20 October 2015

Videos from the Frühlingsstraße apartment, evidence of another supporter, and signs that the court will once more refuse to clear up the facts.

Today the court dealt with videos from security cameras put up in the NSU apartment in the Frühlingsstraße in Zwickau. The trio had put cameras on all entrances to the lot as well as on their apartment door and had recorded their output. These videos were played today. Apart from inconspicuous, square everyday activities of the trio (bringing out the trash, hanging up clothing etc.), they show two visits by Susan Eminger, wife of accused André Eminger, with her children and by Matthias Dienelt, who had rented the apartment for the NSU. Both are suspects in separate investigations for supporting the NSU. The court also read out a DNA report on the identification of the dead body of Uwe Böhnhardt. Inter alia, DNA experts had examined a pink children’s shoe found in the mobile home where Böhnhardt and Mundlos had killed themselves and had found the DNA of an unidentified female person. Given witness testimony that the man picking up the caravan from the rental agency had been accompanied by a woman and her daughter, this points towards the existence of at least one further, as yet unidentified supporter.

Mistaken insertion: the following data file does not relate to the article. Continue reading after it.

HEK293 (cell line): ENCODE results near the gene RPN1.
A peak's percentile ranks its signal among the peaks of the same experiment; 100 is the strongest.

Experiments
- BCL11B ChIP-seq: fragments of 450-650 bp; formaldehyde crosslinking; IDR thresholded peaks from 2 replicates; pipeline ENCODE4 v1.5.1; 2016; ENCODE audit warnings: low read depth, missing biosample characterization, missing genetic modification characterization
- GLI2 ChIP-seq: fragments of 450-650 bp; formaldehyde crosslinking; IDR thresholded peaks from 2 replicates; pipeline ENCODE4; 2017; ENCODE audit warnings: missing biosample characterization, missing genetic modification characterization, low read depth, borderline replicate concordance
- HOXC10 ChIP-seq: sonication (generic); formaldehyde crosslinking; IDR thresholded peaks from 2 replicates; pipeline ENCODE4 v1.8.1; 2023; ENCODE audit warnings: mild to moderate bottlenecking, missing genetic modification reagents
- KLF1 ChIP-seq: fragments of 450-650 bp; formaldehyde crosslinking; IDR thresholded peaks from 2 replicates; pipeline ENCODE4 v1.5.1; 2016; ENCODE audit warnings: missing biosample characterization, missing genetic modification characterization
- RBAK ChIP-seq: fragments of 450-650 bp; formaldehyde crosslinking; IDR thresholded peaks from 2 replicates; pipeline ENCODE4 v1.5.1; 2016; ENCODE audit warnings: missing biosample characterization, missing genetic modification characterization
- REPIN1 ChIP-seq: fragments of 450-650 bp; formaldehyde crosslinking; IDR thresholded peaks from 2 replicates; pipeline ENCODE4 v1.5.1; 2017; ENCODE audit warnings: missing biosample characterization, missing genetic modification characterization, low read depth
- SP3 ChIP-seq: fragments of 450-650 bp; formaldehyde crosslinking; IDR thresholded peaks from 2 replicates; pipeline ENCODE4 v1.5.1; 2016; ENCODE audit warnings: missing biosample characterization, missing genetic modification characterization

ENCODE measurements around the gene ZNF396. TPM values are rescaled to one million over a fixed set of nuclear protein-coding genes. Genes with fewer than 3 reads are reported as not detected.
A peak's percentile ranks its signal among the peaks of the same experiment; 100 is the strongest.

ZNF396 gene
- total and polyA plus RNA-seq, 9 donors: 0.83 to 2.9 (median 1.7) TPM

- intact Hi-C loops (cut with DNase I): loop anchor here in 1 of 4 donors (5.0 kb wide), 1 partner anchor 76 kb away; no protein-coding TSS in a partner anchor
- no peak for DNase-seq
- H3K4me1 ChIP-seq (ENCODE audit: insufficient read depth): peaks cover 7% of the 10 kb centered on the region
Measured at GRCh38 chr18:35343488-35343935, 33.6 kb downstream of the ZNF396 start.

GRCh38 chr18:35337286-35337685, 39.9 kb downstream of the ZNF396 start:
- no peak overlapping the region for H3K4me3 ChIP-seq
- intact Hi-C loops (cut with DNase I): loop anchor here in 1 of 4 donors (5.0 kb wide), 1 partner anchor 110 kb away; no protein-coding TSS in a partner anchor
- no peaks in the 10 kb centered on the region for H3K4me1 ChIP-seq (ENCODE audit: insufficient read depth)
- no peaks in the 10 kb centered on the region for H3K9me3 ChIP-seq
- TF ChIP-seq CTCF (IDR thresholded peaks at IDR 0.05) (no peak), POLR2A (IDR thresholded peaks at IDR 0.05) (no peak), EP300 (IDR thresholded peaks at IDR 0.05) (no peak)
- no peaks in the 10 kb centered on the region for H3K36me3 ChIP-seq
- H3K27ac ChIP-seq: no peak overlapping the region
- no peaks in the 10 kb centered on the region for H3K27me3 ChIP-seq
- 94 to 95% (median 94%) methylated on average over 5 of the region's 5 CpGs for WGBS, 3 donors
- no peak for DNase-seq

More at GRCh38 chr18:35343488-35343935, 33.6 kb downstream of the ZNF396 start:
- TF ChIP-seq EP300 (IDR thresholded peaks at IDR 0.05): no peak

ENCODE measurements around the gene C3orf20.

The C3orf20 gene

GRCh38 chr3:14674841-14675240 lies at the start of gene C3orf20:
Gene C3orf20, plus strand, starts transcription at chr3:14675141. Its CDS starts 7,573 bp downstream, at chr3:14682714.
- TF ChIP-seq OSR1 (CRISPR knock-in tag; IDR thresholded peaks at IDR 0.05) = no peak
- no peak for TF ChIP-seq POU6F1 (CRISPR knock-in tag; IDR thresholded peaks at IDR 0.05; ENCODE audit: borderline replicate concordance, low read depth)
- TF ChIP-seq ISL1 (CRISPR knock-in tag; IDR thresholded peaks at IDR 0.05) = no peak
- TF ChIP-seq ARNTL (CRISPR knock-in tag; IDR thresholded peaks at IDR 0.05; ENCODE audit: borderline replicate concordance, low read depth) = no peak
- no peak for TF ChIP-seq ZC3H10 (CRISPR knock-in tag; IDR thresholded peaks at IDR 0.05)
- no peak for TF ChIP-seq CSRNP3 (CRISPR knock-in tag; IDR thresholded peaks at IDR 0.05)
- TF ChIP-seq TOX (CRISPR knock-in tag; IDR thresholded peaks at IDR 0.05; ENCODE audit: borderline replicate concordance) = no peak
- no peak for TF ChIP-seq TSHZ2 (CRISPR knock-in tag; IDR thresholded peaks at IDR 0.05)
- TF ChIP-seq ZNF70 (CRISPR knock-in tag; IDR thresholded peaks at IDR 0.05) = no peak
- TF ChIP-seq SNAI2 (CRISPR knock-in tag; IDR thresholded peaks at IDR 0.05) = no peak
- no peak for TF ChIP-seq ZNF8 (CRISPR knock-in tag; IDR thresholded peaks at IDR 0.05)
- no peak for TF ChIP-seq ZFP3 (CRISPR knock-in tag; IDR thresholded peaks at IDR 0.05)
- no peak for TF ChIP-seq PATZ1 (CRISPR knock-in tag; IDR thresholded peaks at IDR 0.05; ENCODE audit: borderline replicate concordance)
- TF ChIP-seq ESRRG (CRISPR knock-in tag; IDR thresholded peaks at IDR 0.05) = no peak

Finally, the court also read out the minutes of the questioning of informer “tariff”, Michael See, with federal prosecutors. However, it did not read it out as evidence stricto sensu, i.e. as evidence of what See had said regarding the facts at issue in the trial, but as evidence of procedural facts and thus as a preparatory step towards a decision on the motion by victims’ counsel to summon See as a witness. Given this procedure, it seems likely that the court is planning to deny this motion – which would again be a very clear refusal to clear up relevant facts concerning the NSU: After all, See had stated that he had been asked by André Kapke whether he could find a hiding spot for Böhnhardt, Mundlos and Zschäpe, and that he had immediately told his contact officer with the secret service. The service could easily have used that chance to have the trio arrested. Instead, it had told him to tell Brandt that he could not help him.

Victims’ counsel announced a further statement on the motion.